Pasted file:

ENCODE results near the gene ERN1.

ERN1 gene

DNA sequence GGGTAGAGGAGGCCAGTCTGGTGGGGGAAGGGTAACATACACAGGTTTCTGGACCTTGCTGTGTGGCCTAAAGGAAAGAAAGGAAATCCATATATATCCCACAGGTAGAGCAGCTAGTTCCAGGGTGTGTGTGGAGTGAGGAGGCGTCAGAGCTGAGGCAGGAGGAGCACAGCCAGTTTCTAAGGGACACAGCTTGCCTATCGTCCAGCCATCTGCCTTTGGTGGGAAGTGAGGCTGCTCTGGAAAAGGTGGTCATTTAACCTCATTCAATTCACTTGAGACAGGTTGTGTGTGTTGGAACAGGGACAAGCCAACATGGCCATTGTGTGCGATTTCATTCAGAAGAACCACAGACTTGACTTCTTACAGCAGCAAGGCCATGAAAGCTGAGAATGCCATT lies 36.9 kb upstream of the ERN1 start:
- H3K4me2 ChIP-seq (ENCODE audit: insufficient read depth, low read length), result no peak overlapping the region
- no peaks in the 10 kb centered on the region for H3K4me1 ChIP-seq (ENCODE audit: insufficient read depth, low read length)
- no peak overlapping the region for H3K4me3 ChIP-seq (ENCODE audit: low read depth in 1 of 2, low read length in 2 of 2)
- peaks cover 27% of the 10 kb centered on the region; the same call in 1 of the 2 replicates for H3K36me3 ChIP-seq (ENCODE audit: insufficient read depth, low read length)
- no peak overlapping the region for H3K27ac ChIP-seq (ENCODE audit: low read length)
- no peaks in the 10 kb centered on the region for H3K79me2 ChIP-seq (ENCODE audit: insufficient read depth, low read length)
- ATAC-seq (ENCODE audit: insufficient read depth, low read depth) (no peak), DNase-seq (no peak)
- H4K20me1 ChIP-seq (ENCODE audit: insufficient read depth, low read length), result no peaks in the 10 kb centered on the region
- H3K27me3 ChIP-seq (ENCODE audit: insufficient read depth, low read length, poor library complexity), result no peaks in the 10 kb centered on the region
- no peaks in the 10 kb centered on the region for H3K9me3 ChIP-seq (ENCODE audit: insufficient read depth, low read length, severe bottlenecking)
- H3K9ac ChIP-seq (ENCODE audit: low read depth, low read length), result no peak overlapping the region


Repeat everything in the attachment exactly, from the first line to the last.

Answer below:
ENCODE results near the gene ERN1.

ERN1 gene

DNA sequence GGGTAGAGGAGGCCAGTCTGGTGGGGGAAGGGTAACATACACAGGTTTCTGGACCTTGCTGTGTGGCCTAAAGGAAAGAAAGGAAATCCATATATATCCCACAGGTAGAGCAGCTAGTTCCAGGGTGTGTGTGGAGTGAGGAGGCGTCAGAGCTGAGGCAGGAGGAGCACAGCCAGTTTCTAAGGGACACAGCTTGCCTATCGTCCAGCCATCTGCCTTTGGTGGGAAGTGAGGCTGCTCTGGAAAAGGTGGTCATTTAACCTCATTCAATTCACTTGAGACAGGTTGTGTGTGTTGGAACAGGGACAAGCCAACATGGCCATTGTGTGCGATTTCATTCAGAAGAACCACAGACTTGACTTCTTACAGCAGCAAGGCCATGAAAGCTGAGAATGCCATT lies 36.9 kb upstream of the ERN1 start:
- H3K4me2 ChIP-seq (ENCODE audit: insufficient read depth, low read length), result no peak overlapping the region
- no peaks in the 10 kb centered on the region for H3K4me1 ChIP-seq (ENCODE audit: insufficient read depth, low read length)
- no peak overlapping the region for H3K4me3 ChIP-seq (ENCODE audit: low read depth in 1 of 2, low read length in 2 of 2)
- peaks cover 27% of the 10 kb centered on the region; the same call in 1 of the 2 replicates for H3K36me3 ChIP-seq (ENCODE audit: insufficient read depth, low read length)
- no peak overlapping the region for H3K27ac ChIP-seq (ENCODE audit: low read length)
- no peaks in the 10 kb centered on the region for H3K79me2 ChIP-seq (ENCODE audit: insufficient read depth, low read length)
- ATAC-seq (ENCODE audit: insufficient read depth, low read depth) (no peak), DNase-seq (no peak)
- H4K20me1 ChIP-seq (ENCODE audit: insufficient read depth, low read length), result no peaks in the 10 kb centered on the region
- H3K27me3 ChIP-seq (ENCODE audit: insufficient read depth, low read length, poor library complexity), result no peaks in the 10 kb centered on the region
- no peaks in the 10 kb centered on the region for H3K9me3 ChIP-seq (ENCODE audit: insufficient read depth, low read length, severe bottlenecking)
- H3K9ac ChIP-seq (ENCODE audit: low read depth, low read length), result no peak overlapping the region